void rotateCurrent();

Requests that the base report how much current is flowing through the rotation axis motor. The base returns the OpCode BASE_rotateCurrent, and the value of the current in units of tenths of amps.

void translateCurrent();

Requests that the base report how much current is flowing through the translation axis motor. The base returns the OpCode BASE_translateCurrent, and the value of the current, in units of tenths of amps.

Checking the Battery

Unwittingly running the robot’s onboard batteries down low enough can cause the robot’s onboard computers to crash unexpectedly. It can also damage the batteries themselves. Therefore, it’s a good idea to keep tabs on the battery voltage. To get the current voltage of the robot’s onboard batteries, your program first registers a callback with registerBaseCallback. Later, when you need to check on the batteries, you’d call batteryVoltage. As soon as the base has checked the battery and obtained a voltage reading, it calls your registered callback function with an OpCode of BASE_batteryVoltage along with the battery voltage value.

void batteryVoltage ( );

Commands the base to report back the voltage of its onboard batteries. The OpCode returned is BASE_batteryVoltage; the value is the battery voltage, in tenths of volts.

Status Report Callbacks

Your user program can specify which base status information it wants reported and how often it wants to see reports. One way your program can check on status information is to look at the reports delivered periodically by the base. As updated information arrives from the base, it is placed into a global status report structure, defined in the file mcpStatus.h, that your program can then consult as needed. Or, your program can call registerBaseCallback to register a callback that will be passed back a pointer to the status report structure only when updated status information has arrived.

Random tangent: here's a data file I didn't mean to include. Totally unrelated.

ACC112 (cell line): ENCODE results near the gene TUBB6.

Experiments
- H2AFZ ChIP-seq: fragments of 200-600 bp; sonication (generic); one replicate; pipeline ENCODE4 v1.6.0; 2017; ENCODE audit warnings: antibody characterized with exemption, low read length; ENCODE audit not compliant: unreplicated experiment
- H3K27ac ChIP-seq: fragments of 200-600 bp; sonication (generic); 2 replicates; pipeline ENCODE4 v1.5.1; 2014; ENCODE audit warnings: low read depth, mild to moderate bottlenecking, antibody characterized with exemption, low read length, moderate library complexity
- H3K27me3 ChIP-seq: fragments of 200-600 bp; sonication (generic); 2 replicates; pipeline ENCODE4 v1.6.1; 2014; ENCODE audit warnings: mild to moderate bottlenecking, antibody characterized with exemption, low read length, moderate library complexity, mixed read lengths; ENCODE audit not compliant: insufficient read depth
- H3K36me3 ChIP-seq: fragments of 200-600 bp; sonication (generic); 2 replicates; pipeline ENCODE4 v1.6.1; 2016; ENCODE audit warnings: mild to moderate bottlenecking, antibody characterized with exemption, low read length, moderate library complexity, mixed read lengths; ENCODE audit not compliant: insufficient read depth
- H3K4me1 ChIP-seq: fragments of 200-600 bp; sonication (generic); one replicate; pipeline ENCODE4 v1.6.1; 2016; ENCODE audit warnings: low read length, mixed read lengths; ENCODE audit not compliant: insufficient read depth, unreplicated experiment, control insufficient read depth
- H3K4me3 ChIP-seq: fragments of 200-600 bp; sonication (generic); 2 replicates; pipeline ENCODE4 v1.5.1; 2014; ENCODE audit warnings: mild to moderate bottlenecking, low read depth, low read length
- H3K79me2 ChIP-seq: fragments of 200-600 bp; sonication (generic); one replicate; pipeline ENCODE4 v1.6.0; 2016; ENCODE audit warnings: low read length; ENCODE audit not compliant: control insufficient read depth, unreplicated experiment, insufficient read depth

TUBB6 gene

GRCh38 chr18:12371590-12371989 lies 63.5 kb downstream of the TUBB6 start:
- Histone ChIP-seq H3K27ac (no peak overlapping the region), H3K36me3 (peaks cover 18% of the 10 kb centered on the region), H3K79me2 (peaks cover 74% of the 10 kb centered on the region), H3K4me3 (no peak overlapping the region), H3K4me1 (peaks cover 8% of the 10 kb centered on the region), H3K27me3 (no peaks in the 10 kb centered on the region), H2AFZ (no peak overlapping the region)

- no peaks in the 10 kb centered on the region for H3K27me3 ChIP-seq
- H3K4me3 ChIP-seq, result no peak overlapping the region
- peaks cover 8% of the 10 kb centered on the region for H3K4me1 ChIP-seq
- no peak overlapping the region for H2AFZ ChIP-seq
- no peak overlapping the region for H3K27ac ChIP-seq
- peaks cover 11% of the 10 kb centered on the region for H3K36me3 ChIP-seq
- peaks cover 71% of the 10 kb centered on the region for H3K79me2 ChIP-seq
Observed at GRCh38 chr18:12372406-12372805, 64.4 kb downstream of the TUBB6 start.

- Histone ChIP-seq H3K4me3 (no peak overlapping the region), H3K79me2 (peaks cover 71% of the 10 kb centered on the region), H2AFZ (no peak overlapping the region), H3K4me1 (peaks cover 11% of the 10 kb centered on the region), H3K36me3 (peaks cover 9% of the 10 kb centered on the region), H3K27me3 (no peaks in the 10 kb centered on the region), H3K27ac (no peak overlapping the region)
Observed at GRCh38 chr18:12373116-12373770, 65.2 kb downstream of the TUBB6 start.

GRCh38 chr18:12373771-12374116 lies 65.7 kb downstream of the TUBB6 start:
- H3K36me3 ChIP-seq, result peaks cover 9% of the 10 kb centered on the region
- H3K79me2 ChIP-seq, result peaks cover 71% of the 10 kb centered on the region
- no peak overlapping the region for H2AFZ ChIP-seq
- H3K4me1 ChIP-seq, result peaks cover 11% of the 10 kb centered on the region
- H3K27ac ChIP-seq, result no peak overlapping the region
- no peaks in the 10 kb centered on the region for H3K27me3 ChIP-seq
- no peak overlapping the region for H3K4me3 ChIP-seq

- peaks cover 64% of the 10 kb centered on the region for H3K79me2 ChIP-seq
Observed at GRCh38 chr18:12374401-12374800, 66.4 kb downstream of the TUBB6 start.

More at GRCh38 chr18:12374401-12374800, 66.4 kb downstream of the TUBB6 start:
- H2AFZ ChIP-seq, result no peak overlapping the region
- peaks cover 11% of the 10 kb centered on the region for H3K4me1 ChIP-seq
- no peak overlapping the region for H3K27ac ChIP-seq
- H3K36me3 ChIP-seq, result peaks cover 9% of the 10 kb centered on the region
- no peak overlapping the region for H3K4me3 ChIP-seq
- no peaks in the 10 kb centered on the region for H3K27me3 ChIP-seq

Depending on your program’s needs, the status report may contain either voluminous or sparse information. For instance, your program might be intensely curious about the estimated X and Y axis position of the base, but not particularly care about the current value of the base clock. Therefore, you can specify that the status reports you see contain only the information you’re interested in.

In estimating the robot’s current X and Y coordinates and heading, the controllers assume that the robot is operating in an X-Y coordinate system with a specific origin and orientation. Then, as the base rotates and translates, it can make a reasonably accurate estimate of the robot’s position with respect to the coordinate system at any given time. To simplify the use of these estimates, your user program can reset the origin and heading of the coordinate system relative to the robot’s current position and orientation.

void registerStatusCallback (statusHandler);

Specifies which of your user program functions you want called when the base has an updated status report available. You supply a pointer to the status data structure.

void statusReportPeriod (unsigned long heading);

Determines the interval at which you want the base to send status reports. Intervals are in 1/256ths of a second. For example, if you want a ½ second interval, set the parameter to 128. The maximum number of reports you can get per second is 10.